The lesson I learned at that plantation, which was one of 20 rice plantations that the Middleton family owned, is that people who owned rice plantations were filthy rich. They spent a lot of time traveling–to Europe for a few years, and to Rhode Island to escape the unbearable summers. They participated in state and national affairs. Their life style contrasted strongly with the lives of the people who made them rich–the slaves who took 10 years to build the gardens, and who farmed the rice, working through the unbearably hot and humid summers. Sherman’s army burned down the three houses of the plantation in 1865. We toured the one house that was rebuilt (it’s one of the flanker houses off of the main one). Our house-tour group, who came from hither and yon, not just the South, clucked in dismay at the loss of the buildings. This same group, and the tour guide himself, didn’t seem interested in celebrating that 100-plus slaves got their freedom.

A Revolutionary War era re-enactor stopped to talk to us at Middleton Place. He is holding onto his hat and his mug of spirits!

This, and all the Southern pride in their ancestors who fell in the war and their pride in the agricultural economy that concentrated wealth among a rare few at the expense of all others reminded me of the current state of affairs in the country. Today poor and middle class citizens fight taxes for the very rich–a policy that has concentrated obscene wealth in just a few hands. Back then, poor and middle class southerners fought for the right of their obscenely wealthy neighbors to hold slaves.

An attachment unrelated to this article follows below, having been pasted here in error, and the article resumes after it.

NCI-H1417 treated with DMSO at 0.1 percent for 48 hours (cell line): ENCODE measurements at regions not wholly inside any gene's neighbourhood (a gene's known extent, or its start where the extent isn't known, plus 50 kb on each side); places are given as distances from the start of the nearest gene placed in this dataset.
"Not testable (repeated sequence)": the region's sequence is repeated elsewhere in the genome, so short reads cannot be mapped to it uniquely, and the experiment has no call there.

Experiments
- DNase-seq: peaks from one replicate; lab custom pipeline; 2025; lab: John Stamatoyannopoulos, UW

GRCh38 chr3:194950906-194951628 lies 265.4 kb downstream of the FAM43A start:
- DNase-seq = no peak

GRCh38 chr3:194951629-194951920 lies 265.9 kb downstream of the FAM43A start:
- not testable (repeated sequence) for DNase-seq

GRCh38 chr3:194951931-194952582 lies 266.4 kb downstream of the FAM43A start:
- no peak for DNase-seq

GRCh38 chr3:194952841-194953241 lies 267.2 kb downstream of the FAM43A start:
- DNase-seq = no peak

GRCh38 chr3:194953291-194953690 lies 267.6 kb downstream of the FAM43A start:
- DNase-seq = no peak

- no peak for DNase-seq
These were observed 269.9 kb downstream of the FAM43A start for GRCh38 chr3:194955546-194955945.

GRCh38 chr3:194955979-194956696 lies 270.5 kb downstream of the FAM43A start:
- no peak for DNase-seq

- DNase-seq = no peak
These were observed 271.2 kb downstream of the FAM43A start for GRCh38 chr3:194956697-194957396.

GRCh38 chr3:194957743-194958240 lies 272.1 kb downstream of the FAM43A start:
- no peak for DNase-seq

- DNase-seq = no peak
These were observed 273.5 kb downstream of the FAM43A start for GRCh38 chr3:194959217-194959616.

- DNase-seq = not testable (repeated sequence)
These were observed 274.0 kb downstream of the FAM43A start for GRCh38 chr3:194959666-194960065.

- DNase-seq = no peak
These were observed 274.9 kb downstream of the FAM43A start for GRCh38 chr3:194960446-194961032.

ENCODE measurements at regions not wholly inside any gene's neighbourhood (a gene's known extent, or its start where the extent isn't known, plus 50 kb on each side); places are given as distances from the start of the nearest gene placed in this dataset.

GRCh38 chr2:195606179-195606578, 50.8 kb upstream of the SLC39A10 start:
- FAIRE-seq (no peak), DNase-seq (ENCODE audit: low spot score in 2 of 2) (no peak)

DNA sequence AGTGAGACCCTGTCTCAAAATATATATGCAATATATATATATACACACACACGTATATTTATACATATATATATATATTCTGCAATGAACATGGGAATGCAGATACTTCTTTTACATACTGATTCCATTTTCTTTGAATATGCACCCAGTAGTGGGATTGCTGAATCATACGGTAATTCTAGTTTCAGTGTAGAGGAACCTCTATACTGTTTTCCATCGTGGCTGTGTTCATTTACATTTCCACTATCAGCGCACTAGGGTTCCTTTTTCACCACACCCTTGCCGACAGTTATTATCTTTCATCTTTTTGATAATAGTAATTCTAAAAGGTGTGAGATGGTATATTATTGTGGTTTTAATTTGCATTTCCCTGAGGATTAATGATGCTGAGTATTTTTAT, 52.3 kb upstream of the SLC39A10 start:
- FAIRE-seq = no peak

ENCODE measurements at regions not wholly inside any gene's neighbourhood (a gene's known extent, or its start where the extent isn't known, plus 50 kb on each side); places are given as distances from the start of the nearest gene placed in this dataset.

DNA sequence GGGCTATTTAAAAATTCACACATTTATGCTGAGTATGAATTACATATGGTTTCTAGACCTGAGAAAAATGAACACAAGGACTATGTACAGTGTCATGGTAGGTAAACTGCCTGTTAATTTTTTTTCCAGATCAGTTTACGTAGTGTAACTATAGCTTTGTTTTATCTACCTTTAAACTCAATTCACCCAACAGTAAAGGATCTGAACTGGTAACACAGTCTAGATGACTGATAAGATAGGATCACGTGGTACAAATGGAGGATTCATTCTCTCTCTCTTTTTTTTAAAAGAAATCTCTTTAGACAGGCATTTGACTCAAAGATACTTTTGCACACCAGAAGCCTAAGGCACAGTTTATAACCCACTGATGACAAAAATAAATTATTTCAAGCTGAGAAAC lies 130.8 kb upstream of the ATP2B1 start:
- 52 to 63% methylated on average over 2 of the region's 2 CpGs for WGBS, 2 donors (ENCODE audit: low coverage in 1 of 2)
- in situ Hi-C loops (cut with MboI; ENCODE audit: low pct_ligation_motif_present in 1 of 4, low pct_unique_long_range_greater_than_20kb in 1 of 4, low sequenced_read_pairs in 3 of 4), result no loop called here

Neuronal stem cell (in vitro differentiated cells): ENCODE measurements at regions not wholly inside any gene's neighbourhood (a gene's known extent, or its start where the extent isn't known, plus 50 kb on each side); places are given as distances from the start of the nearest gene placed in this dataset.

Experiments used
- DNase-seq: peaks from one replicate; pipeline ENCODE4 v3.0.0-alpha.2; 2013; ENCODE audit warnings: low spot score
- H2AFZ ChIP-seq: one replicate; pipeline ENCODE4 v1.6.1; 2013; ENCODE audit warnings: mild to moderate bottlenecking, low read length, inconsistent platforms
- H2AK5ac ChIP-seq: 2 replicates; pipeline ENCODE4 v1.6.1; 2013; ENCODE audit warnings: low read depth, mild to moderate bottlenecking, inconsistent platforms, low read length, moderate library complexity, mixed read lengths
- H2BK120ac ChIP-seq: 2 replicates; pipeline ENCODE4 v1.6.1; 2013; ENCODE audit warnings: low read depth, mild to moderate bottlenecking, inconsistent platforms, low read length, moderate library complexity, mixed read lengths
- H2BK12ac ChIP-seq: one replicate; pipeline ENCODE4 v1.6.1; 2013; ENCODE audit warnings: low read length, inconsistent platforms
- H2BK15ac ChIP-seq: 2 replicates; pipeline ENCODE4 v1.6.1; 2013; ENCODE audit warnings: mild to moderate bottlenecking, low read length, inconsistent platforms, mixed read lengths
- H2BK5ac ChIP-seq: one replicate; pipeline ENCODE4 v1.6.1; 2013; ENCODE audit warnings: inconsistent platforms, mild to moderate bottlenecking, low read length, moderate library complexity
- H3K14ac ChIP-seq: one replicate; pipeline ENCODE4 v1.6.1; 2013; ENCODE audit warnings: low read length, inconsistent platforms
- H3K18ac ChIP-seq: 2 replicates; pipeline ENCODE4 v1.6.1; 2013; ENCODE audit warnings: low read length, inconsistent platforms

The re-enactors brought their tents and their SUVs. Here's a shot of their encampment.

While we were at the plantation, we ran into some Revolutionary War re-enactors there for the weekend. Speaking of contrasts, I loved the tent encampment next to the SUVs!

Before we left Charleston, we visited the Old Slave Mart Museum, the site of the historic Ryan’s slave market–one of a number of slave auctions in the city. Among the highlights were recorded reenactments of slave narratives collected by the WPA in the 1930s. The stories told of the uncertainties each slave faced as he or she passed through the dehumanizing process of being assessed and bid on. Some of them were canny enough to scare off unsavory buyers, but whatever their fates, it was largely a matter of luck–and none of the luck can be described as really good as families got split, never to see parents, children, and siblings again. The museum, like the city itself, did a really great job of making the past come alive.